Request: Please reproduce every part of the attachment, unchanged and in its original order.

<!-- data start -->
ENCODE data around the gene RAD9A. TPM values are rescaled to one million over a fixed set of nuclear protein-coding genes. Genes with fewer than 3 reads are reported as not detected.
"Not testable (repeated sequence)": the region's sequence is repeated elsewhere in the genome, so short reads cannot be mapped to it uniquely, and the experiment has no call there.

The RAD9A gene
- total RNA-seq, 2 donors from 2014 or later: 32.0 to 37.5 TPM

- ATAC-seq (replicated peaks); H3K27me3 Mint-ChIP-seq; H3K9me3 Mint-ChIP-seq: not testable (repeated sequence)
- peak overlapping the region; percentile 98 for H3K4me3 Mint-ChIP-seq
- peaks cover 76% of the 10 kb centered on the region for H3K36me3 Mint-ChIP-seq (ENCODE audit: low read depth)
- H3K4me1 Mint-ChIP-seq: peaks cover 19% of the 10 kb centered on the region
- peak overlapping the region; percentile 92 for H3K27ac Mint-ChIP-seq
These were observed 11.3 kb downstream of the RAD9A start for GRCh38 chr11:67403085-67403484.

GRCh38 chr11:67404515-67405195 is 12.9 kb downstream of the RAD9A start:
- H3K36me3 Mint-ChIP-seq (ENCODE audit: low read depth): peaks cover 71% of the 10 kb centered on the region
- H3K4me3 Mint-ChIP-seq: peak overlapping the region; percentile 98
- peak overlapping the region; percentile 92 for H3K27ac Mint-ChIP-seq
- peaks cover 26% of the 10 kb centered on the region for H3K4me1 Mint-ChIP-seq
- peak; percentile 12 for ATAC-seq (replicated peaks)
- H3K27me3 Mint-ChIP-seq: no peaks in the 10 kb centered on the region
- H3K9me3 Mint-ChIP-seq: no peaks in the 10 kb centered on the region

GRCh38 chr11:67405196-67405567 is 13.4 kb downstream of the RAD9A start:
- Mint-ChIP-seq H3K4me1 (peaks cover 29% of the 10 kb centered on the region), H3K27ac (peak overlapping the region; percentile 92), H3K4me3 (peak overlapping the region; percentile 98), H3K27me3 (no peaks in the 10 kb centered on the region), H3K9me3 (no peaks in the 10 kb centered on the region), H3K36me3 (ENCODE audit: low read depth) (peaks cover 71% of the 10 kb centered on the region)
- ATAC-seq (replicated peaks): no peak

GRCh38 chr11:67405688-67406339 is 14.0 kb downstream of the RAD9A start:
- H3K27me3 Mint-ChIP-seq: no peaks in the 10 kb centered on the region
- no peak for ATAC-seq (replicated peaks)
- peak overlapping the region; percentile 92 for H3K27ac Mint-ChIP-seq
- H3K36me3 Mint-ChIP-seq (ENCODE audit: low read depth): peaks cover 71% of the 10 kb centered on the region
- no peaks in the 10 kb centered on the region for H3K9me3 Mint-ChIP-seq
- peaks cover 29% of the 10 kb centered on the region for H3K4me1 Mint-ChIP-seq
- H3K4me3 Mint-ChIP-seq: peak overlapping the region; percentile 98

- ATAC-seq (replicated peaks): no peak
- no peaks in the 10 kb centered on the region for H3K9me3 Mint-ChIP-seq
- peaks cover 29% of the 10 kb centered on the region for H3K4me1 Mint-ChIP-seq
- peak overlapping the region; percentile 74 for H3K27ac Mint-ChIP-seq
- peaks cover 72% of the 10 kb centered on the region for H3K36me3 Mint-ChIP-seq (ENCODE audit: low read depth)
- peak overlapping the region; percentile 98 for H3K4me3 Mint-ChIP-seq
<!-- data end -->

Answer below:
ENCODE data around the gene RAD9A. TPM values are rescaled to one million over a fixed set of nuclear protein-coding genes. Genes with fewer than 3 reads are reported as not detected.
"Not testable (repeated sequence)": the region's sequence is repeated elsewhere in the genome, so short reads cannot be mapped to it uniquely, and the experiment has no call there.

The RAD9A gene
- total RNA-seq, 2 donors from 2014 or later: 32.0 to 37.5 TPM

- ATAC-seq (replicated peaks); H3K27me3 Mint-ChIP-seq; H3K9me3 Mint-ChIP-seq: not testable (repeated sequence)
- peak overlapping the region; percentile 98 for H3K4me3 Mint-ChIP-seq
- peaks cover 76% of the 10 kb centered on the region for H3K36me3 Mint-ChIP-seq (ENCODE audit: low read depth)
- H3K4me1 Mint-ChIP-seq: peaks cover 19% of the 10 kb centered on the region
- peak overlapping the region; percentile 92 for H3K27ac Mint-ChIP-seq
These were observed 11.3 kb downstream of the RAD9A start for GRCh38 chr11:67403085-67403484.

GRCh38 chr11:67404515-67405195 is 12.9 kb downstream of the RAD9A start:
- H3K36me3 Mint-ChIP-seq (ENCODE audit: low read depth): peaks cover 71% of the 10 kb centered on the region
- H3K4me3 Mint-ChIP-seq: peak overlapping the region; percentile 98
- peak overlapping the region; percentile 92 for H3K27ac Mint-ChIP-seq
- peaks cover 26% of the 10 kb centered on the region for H3K4me1 Mint-ChIP-seq
- peak; percentile 12 for ATAC-seq (replicated peaks)
- H3K27me3 Mint-ChIP-seq: no peaks in the 10 kb centered on the region
- H3K9me3 Mint-ChIP-seq: no peaks in the 10 kb centered on the region

GRCh38 chr11:67405196-67405567 is 13.4 kb downstream of the RAD9A start:
- Mint-ChIP-seq H3K4me1 (peaks cover 29% of the 10 kb centered on the region), H3K27ac (peak overlapping the region; percentile 92), H3K4me3 (peak overlapping the region; percentile 98), H3K27me3 (no peaks in the 10 kb centered on the region), H3K9me3 (no peaks in the 10 kb centered on the region), H3K36me3 (ENCODE audit: low read depth) (peaks cover 71% of the 10 kb centered on the region)
- ATAC-seq (replicated peaks): no peak

GRCh38 chr11:67405688-67406339 is 14.0 kb downstream of the RAD9A start:
- H3K27me3 Mint-ChIP-seq: no peaks in the 10 kb centered on the region
- no peak for ATAC-seq (replicated peaks)
- peak overlapping the region; percentile 92 for H3K27ac Mint-ChIP-seq
- H3K36me3 Mint-ChIP-seq (ENCODE audit: low read depth): peaks cover 71% of the 10 kb centered on the region
- no peaks in the 10 kb centered on the region for H3K9me3 Mint-ChIP-seq
- peaks cover 29% of the 10 kb centered on the region for H3K4me1 Mint-ChIP-seq
- H3K4me3 Mint-ChIP-seq: peak overlapping the region; percentile 98

- ATAC-seq (replicated peaks): no peak
- no peaks in the 10 kb centered on the region for H3K9me3 Mint-ChIP-seq
- peaks cover 29% of the 10 kb centered on the region for H3K4me1 Mint-ChIP-seq
- peak overlapping the region; percentile 74 for H3K27ac Mint-ChIP-seq
- peaks cover 72% of the 10 kb centered on the region for H3K36me3 Mint-ChIP-seq (ENCODE audit: low read depth)
- peak overlapping the region; percentile 98 for H3K4me3 Mint-ChIP-seq